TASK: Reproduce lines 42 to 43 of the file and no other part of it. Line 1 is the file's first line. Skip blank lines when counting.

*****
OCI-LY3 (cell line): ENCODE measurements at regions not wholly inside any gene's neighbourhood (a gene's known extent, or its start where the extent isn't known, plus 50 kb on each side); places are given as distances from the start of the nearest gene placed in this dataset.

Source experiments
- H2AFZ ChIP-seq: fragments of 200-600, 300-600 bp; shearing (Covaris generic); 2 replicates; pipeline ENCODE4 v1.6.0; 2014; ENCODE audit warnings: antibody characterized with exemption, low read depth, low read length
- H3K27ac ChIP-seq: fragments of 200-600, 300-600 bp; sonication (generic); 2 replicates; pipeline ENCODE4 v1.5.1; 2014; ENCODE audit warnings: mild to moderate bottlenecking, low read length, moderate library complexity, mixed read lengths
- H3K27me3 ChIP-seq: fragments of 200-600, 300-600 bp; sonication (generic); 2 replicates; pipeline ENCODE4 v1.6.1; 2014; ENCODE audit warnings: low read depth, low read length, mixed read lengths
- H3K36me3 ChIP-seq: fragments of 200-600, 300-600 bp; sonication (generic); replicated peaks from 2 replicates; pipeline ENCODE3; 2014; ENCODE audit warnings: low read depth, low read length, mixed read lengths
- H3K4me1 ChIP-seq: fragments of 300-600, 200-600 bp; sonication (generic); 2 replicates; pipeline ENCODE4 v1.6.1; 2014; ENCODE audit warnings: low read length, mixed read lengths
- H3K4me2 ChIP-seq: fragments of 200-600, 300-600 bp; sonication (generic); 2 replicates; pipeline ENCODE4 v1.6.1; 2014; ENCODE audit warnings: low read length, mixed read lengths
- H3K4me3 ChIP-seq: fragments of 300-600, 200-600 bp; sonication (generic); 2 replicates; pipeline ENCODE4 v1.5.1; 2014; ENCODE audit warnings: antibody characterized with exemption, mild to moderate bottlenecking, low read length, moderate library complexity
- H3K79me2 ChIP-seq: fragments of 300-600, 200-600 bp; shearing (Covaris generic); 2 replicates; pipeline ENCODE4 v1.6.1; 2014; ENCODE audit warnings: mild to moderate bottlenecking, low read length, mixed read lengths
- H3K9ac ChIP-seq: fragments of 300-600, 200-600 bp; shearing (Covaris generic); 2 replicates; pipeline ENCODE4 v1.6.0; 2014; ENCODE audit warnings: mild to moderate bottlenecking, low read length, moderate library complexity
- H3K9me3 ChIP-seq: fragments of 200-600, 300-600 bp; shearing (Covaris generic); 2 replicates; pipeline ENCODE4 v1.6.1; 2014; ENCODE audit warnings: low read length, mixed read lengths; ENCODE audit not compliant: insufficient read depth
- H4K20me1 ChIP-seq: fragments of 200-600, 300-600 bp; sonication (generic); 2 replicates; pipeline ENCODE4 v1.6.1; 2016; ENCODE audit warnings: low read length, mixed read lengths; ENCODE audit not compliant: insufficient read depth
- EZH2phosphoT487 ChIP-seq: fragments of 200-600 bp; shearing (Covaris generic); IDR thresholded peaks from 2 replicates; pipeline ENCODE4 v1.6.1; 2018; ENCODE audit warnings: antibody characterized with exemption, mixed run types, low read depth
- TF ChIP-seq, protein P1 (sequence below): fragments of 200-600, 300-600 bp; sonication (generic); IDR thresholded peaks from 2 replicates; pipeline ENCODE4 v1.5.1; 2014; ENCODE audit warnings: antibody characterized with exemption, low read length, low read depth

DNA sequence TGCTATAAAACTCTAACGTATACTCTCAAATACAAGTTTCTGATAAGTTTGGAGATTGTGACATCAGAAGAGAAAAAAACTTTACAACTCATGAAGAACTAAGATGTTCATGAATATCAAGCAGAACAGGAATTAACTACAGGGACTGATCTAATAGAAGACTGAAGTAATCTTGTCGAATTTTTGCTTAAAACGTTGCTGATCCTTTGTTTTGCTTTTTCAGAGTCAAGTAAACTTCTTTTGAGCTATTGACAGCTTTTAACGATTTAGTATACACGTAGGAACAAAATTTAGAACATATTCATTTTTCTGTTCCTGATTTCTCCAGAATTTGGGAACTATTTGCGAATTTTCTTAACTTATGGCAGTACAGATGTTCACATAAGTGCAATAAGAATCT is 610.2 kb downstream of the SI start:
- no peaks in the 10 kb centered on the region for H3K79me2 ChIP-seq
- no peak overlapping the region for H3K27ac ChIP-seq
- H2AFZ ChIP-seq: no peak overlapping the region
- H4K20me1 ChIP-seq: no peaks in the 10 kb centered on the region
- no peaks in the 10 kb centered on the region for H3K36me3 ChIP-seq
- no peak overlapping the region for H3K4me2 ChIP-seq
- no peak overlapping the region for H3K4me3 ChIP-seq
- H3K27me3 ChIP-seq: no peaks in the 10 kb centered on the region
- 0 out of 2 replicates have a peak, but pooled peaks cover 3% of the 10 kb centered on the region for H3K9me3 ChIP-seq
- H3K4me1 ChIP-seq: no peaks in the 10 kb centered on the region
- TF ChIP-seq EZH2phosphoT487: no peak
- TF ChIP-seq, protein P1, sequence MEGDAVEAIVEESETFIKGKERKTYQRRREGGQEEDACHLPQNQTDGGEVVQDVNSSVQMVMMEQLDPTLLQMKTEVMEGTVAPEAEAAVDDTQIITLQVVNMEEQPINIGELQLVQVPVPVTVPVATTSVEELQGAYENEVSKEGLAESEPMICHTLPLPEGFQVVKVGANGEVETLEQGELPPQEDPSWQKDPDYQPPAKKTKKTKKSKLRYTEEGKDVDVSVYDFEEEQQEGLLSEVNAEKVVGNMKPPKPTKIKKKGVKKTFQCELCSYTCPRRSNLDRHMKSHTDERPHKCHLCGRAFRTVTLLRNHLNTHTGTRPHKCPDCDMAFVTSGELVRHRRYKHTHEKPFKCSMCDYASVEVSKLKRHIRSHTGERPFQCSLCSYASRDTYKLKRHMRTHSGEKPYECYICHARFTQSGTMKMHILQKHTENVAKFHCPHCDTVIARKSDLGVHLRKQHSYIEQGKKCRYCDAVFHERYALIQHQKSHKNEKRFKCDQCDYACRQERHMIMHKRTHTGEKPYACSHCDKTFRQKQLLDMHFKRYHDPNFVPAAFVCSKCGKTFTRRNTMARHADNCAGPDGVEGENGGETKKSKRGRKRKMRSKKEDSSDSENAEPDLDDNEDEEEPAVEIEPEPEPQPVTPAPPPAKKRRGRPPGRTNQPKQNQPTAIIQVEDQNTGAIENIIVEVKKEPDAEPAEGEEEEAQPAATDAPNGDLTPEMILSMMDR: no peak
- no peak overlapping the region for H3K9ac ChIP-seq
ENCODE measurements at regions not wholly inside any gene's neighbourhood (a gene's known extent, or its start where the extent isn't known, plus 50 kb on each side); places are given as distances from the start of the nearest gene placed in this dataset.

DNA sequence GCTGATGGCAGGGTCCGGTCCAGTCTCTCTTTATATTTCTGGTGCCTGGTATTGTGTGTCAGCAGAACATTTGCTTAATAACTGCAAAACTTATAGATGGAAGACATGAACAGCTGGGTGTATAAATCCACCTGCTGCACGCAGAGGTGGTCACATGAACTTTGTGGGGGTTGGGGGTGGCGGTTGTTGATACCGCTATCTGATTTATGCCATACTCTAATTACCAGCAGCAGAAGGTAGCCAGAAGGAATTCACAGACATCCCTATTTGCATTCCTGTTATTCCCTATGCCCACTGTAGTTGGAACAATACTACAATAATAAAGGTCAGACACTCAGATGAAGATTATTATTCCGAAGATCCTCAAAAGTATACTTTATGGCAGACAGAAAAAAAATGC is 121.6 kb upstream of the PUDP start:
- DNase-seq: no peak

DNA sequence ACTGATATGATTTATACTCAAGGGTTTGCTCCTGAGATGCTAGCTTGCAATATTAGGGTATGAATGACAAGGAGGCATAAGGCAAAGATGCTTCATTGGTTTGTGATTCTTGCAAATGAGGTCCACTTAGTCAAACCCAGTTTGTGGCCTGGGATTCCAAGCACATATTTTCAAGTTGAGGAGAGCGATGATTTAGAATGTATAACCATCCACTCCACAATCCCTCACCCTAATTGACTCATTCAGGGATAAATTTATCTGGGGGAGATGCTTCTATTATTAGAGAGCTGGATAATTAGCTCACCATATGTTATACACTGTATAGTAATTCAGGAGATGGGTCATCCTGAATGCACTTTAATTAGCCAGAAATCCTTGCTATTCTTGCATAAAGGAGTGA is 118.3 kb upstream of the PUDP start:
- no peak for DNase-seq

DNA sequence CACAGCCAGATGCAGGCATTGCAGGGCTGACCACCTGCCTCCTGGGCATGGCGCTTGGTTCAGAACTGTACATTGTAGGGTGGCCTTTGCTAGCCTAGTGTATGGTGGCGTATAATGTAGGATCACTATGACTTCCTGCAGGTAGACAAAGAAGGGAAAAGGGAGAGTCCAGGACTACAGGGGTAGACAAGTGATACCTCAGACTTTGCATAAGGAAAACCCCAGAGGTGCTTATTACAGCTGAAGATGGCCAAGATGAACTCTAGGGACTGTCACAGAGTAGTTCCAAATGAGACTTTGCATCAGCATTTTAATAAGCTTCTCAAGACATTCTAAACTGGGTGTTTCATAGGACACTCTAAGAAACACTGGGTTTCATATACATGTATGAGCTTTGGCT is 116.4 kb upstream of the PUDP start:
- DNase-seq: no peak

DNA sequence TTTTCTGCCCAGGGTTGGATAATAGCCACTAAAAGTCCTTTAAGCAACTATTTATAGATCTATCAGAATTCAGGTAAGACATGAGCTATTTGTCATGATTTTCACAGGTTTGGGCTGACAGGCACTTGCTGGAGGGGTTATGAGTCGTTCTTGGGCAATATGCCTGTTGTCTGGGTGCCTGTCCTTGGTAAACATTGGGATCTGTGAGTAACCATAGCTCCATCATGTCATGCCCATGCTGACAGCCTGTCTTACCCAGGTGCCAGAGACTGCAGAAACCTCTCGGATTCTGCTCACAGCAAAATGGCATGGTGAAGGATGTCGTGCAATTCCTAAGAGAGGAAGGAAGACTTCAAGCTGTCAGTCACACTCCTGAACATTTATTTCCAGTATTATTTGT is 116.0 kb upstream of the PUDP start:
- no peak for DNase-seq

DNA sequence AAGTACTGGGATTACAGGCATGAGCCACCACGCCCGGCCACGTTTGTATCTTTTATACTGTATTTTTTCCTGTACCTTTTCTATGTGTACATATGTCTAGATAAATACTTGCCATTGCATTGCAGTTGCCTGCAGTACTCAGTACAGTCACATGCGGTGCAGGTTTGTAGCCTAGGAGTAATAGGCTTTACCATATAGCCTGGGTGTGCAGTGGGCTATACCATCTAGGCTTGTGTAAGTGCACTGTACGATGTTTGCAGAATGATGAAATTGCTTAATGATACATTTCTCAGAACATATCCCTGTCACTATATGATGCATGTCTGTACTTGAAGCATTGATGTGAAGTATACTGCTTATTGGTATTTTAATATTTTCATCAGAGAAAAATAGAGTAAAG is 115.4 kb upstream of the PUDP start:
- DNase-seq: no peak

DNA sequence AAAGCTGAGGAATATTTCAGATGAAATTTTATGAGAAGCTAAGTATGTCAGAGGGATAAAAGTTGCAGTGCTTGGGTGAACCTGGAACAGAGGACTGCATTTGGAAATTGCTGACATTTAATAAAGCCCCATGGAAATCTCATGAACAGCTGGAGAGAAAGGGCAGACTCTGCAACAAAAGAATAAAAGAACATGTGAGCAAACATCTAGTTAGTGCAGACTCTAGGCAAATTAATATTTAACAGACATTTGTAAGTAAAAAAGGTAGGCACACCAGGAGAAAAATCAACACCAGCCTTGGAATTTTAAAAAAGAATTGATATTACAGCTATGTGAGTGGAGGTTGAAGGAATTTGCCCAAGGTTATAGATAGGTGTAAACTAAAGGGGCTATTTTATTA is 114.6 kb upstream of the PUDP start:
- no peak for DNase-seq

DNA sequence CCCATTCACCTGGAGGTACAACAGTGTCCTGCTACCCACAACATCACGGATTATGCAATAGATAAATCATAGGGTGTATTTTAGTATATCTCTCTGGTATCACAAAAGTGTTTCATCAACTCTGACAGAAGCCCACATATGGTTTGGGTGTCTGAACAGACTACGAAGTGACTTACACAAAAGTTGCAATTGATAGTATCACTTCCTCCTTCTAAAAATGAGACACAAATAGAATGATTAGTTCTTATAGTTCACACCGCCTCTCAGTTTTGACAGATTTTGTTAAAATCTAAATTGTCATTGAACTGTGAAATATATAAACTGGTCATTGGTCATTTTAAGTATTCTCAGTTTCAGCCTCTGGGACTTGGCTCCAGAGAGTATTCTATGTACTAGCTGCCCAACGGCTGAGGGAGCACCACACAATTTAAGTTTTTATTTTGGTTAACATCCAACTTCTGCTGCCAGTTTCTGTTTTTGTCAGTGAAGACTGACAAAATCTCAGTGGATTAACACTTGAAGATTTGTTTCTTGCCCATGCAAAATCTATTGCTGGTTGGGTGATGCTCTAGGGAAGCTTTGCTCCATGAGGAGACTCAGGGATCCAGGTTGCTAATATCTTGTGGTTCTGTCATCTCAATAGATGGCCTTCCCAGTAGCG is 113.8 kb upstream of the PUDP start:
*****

- no peak for DNase-seq

DNA sequence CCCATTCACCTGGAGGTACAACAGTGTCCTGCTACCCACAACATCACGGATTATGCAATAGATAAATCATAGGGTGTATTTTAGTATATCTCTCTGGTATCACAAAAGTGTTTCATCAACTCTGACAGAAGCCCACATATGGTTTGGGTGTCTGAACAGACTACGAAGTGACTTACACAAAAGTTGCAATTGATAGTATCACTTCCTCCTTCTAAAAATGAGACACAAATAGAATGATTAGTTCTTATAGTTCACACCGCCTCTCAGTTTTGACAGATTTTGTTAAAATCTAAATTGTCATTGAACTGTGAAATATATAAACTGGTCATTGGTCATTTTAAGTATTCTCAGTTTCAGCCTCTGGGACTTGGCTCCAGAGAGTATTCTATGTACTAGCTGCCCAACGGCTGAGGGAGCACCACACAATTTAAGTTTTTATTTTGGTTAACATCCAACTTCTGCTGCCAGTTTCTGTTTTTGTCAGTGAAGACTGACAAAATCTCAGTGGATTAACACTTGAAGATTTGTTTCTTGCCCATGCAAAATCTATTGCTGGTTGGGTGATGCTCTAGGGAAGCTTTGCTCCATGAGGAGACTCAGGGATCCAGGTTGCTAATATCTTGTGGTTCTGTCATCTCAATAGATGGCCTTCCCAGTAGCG is 113.8 kb upstream of the PUDP start: